Used 1998 Mazda 626
Edmunds' Expert Review
Mazda has been bleeding red ink for many years now, mostly due to home market sales woes. However, the company hasn't been igniting sales charts in the U.S. in recent years either, and we have a hard time understanding why. Mazda builds some of the most innovative, unique and fun-to-drive cars money can buy, yet they sit on showroom floors unsold.
Take the all-new 626, for example. In size and price, it competes with a wide range of cars in the U.S. market, but offers more solid engineering and sporting performance than most. The 626 (built in Flat Rock, Mich.) was the first Japanese-branded sedan to be called a true domestic by government agencies, yet it remains as reliable as a Timex. But it sits, while Altima after Accord after Camry roll out of neighboring dealerships.
We think things are about to change. Ford now owns a controlling interest in Mazda, and they won't stand to see their investment frittered away. The first volley of several new products you'll see hit Mazda showrooms in coming years is the redesigned 626. Larger, more powerful, and with a stiffer structure than ever, the new 626 remains a sensible selection for buyers who like to have a bit of fun carving corners when carpool pals or the kids aren't occupying the rear seat.
The new 626 has a smoother-shifting transmission, a larger fuel tank for extended range, and a new traction control system that comes standard on V6 models. Select from four trim levels: value-leader DX, mid-line LX, uplevel LX V6, or upscale ES. A 125-horsepower four-banger motivates the DX and LX, while higher trims get a 170-horsepower V6 engine. Either motor can be mated to your choice of five-speed manual or four-speed automatic transmission.
A CD player is standard on all models except the DX. Other goodies include antilock brakes (optional on LX and standard on V6 models), fade-out interior lighting, and engine-speed sensing rack-and-pinion steering gear.
The new 626 imparts an upscale image but remains a nimble canyon runner at heart. Our favorite is the ES V6 with a five-speed manual. It's the perfect grocery getting/entry-luxury/sports sedan for those who like to drive, but require the talents of a mid-size car for day-to-day living.
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Features & Specs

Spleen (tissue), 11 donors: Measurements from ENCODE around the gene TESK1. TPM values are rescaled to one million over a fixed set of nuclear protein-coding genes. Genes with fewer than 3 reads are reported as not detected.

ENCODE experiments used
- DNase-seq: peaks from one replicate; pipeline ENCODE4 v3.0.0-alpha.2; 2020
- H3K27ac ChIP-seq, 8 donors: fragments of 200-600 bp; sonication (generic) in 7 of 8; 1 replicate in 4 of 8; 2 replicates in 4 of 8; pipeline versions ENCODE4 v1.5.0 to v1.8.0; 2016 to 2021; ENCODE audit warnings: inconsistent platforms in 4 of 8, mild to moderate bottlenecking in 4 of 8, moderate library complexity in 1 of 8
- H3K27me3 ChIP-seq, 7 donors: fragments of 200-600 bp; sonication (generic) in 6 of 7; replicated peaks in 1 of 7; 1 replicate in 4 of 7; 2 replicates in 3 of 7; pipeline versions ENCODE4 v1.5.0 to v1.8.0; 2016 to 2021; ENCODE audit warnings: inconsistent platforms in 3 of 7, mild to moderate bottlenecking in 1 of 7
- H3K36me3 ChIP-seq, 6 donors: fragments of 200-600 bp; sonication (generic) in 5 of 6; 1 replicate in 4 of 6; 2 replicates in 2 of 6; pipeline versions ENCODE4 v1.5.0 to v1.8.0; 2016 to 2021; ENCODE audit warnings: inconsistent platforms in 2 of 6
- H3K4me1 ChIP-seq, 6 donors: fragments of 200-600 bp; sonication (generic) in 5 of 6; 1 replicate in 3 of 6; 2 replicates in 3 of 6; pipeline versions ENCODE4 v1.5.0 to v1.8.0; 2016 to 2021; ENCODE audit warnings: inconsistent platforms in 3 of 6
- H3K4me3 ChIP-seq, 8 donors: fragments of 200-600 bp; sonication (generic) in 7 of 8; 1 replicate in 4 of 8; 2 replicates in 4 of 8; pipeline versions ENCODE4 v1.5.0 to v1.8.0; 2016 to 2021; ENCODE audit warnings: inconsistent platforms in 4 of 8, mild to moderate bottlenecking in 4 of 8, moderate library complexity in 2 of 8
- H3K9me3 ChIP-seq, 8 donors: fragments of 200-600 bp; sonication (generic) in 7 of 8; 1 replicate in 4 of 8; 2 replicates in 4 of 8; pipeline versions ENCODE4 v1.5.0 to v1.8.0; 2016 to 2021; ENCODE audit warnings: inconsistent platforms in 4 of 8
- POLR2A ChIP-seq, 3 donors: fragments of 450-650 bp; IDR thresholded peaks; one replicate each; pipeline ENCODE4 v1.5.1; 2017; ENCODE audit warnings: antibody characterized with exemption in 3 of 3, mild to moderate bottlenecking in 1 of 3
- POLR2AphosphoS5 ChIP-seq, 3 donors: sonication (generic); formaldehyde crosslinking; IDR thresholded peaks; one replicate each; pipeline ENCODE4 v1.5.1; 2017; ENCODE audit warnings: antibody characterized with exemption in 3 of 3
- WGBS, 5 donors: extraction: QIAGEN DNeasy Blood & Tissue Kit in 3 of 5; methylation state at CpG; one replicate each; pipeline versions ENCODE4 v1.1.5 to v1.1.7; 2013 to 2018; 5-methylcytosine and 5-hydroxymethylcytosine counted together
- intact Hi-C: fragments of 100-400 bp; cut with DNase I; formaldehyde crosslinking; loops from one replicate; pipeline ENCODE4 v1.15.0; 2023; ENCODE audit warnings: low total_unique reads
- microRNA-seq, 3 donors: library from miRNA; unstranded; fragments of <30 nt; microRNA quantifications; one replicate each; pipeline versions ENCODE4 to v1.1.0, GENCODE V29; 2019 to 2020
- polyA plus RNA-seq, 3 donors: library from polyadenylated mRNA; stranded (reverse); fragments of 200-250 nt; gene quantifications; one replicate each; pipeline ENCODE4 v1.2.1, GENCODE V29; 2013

Used 1998 Mazda 626 Overview
The Used 1998 Mazda 626 is offered in the following submodels: 626 Sedan. Available styles include LX V6 4dr Sedan, DX 4dr Sedan, ES 4dr Sedan, and LX 4dr Sedan.
What's a good price on a Used 1998 Mazda 626?
Shop with Edmunds for perks and special offers on used cars, trucks, and SUVs near Ashburn, VA. Doing so could save you hundreds or thousands of dollars. Edmunds also provides consumer-driven dealership sales and service reviews to help you make informed decisions about what cars to buy and where to buy them.
Which used 1998 Mazda 626s are available in my area?
Shop Edmunds' car, SUV, and truck listings of over 6 million vehicles to find a cheap new, used, or certified pre-owned (CPO) 1998 Mazda 626 for sale near. Simply research the type of car you're interested in and then select a used car from our massive database to find cheap prew-owned vehicles for sale near you. Once you have identified a used vehicle you're interested in, check the Carfax and Autocheck vehicle history reports, read dealer reviews, and find out what other owners paid for the Used 1998 Mazda 626.
Can't find a used 1998 Mazda 626s you want in your area? Consider a broader search.
Find a used Mazda 626 for sale - 5 great deals out of 11 listings starting at $17,789.
Find a used Mazda for sale - 7 great deals out of 7 listings starting at $9,682.
Find a used certified pre-owned Mazda 626 for sale - 4 great deals out of 22 listings starting at $18,640.
Find a used certified pre-owned Mazda for sale - 8 great deals out of 12 listings starting at $11,586.
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Should I lease or buy a 1998 Mazda 626?
Is it better to lease or buy a car? Ask most people and they'll probably tell you that car buying is the way to go. And from a financial perspective, it's true, provided you're willing to make higher monthly payments, pay off the loan in full and keep the car for a few years. Leasing, on the other hand, can be a less expensive option on a month-to-month basis. It's also good if you're someone who likes to drive a new car every three years or so.